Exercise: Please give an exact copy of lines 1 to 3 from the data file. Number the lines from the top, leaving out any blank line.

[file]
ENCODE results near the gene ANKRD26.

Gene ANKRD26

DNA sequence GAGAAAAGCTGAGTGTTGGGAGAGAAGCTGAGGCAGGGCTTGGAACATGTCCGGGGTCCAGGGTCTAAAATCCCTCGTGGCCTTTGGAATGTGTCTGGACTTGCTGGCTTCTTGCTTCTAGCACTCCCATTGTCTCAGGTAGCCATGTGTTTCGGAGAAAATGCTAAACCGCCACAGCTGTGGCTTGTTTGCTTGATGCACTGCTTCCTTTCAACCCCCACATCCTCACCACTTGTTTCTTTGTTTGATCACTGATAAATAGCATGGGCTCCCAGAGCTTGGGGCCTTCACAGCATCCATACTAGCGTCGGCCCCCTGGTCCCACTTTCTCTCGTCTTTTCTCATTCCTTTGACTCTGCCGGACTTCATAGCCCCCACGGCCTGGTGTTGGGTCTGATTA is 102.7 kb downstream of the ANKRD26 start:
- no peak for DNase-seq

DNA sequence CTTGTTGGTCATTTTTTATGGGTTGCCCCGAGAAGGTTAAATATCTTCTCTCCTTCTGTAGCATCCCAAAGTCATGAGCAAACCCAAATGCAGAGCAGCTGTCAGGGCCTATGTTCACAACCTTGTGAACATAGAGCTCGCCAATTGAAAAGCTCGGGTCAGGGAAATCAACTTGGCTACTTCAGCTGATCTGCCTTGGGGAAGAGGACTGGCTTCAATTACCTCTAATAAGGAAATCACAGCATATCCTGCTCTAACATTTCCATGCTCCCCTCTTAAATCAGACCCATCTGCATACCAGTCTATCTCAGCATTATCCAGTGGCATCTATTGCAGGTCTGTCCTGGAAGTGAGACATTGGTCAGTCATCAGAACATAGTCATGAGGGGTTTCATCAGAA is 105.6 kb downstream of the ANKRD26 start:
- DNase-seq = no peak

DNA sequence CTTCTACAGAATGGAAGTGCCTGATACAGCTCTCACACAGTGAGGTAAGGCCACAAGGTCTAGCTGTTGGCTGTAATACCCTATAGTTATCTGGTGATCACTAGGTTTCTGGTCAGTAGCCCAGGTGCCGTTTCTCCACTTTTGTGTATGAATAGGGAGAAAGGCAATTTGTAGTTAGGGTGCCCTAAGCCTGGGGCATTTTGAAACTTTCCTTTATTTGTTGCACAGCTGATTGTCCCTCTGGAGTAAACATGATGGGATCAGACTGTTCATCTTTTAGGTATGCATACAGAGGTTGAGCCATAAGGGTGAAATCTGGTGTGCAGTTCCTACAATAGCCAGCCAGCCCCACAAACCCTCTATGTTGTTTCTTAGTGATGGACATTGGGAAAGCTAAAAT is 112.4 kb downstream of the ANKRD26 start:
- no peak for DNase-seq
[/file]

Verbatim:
ENCODE results near the gene ANKRD26.

Gene ANKRD26

DNA sequence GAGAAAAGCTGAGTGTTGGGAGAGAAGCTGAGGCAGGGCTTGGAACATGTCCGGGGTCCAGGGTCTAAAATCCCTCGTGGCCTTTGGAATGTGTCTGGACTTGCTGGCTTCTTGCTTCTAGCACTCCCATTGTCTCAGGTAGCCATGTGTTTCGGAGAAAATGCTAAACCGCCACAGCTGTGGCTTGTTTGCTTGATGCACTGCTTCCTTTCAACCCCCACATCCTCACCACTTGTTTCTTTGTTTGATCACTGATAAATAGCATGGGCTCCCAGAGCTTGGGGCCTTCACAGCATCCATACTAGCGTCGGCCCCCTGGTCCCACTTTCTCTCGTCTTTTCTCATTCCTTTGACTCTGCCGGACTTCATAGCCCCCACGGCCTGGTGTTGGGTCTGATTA is 102.7 kb downstream of the ANKRD26 start: